BUENOS AIRES — Argentina’s central bank shocked markets Friday morning by increasing its benchmark interest rate to 40 percent, in a bid to stabilize the country’s currency after a strong depreciation of the peso in recent days raised questions about the prospects for President Mauricio Macri’s ambitious agenda.
It was the third rate increase in a week, and came a day after the peso fell 8.5 percent against the dollar. The central bank also said on Friday that it would use “all the tools at its disposal” to slow inflation to 15 percent this year, a goal most analysts now see as unrealistic.
In parallel, Argentina’s treasury and finance ministers announced that they would aggressively cut government spending, and reduce the primary budget deficit to 2.7 percent. Their decision was seen as a response to criticism from investors that Mr. Macri’s government had not been cutting spending quickly enough.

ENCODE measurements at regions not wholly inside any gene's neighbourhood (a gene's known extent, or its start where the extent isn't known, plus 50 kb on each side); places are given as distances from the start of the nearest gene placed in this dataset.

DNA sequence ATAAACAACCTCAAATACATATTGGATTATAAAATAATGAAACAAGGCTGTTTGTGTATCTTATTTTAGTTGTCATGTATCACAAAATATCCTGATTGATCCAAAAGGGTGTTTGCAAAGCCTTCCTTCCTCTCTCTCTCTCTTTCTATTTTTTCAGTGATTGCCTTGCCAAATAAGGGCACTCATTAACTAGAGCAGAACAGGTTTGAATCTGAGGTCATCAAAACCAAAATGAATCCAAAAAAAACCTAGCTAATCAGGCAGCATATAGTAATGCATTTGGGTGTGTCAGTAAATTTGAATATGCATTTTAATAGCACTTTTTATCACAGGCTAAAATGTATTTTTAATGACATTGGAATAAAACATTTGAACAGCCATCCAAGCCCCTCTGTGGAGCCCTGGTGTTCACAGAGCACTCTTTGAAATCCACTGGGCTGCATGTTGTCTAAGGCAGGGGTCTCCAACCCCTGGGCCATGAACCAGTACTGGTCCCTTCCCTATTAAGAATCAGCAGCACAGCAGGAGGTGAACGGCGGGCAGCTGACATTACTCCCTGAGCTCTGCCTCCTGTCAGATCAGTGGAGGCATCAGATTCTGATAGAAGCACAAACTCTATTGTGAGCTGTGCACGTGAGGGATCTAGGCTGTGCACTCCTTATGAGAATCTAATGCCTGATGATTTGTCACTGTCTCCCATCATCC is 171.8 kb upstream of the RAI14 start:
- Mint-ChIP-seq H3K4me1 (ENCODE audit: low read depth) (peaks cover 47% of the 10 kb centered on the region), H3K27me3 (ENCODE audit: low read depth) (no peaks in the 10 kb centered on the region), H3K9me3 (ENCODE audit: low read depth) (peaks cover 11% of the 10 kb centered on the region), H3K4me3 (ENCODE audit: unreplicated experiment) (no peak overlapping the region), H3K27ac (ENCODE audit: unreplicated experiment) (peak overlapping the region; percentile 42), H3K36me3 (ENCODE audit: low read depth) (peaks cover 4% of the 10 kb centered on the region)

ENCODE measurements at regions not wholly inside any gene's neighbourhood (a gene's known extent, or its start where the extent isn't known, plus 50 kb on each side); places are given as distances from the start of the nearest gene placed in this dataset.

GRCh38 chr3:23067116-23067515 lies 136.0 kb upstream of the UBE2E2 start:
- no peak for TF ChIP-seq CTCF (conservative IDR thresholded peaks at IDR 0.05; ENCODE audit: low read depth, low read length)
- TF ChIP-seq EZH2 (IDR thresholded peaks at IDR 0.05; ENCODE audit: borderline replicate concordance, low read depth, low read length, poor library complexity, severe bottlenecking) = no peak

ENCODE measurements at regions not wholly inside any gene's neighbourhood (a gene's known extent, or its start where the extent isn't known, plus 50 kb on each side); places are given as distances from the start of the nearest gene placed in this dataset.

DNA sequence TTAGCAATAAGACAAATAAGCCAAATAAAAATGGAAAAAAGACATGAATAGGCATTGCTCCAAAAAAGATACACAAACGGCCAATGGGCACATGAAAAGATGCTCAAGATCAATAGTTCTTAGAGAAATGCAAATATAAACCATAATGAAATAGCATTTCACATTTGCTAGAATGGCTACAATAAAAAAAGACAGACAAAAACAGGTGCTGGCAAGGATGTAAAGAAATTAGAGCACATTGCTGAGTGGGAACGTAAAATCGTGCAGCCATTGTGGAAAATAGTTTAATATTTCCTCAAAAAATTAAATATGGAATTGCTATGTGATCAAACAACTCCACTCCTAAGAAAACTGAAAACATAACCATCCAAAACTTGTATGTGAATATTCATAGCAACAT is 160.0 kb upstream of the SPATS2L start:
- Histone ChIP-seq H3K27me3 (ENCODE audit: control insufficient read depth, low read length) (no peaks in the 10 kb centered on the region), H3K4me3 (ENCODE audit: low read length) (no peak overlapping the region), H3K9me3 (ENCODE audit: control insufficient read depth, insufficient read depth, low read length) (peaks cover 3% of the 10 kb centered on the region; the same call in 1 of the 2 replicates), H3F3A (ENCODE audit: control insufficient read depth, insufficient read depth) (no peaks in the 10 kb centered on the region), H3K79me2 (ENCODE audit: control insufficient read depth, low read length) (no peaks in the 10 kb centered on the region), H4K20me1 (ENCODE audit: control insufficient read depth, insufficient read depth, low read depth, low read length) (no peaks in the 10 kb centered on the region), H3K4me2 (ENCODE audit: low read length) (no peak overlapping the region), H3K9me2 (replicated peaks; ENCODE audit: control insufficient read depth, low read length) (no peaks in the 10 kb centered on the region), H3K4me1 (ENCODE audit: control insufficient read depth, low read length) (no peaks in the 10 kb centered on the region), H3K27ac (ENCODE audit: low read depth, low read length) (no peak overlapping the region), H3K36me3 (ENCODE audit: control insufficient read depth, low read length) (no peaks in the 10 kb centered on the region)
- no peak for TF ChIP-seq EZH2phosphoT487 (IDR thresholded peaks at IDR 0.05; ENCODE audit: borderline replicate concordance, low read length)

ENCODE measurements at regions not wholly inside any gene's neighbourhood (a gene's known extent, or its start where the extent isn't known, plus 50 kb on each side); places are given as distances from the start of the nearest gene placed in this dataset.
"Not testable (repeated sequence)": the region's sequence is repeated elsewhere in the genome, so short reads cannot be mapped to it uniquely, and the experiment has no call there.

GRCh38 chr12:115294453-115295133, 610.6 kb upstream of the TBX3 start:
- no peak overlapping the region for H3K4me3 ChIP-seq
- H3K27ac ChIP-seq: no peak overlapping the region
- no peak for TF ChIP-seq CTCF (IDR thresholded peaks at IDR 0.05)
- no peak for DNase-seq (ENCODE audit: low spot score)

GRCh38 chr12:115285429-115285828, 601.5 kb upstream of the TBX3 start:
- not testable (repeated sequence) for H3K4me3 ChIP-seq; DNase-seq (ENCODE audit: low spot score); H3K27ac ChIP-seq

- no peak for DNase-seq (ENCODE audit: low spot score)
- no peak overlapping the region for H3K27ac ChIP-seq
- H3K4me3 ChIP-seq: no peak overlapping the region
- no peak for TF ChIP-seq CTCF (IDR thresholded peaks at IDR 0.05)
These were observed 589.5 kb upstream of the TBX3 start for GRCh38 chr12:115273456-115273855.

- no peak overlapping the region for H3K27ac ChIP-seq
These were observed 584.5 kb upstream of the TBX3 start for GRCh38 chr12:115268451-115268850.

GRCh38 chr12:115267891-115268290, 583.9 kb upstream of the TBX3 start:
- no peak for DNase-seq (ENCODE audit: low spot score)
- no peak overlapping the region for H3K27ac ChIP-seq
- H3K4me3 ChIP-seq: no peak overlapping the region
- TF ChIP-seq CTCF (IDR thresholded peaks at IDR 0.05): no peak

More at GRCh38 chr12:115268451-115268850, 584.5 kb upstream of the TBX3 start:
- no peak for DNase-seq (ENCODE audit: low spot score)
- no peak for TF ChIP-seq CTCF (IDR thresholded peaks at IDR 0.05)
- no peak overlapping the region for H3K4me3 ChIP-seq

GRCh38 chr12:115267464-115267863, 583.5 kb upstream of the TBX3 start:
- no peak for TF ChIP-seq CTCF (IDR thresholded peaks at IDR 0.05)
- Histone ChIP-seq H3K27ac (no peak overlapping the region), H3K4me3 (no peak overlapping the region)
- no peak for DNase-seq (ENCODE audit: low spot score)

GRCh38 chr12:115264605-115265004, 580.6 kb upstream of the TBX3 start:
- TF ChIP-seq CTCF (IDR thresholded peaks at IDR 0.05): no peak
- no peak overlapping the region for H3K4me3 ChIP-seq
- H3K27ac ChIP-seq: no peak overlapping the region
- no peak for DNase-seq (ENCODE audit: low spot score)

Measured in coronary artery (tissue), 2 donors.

Mr. Macri was sworn into office in December 2015 with ambitious market-friendly plans to open the economy to the world. Argentina had been closed off to international markets for more than a decade because of a longstanding legal fight with bondholders that followed its economic collapse and a default on its debt in 2002.
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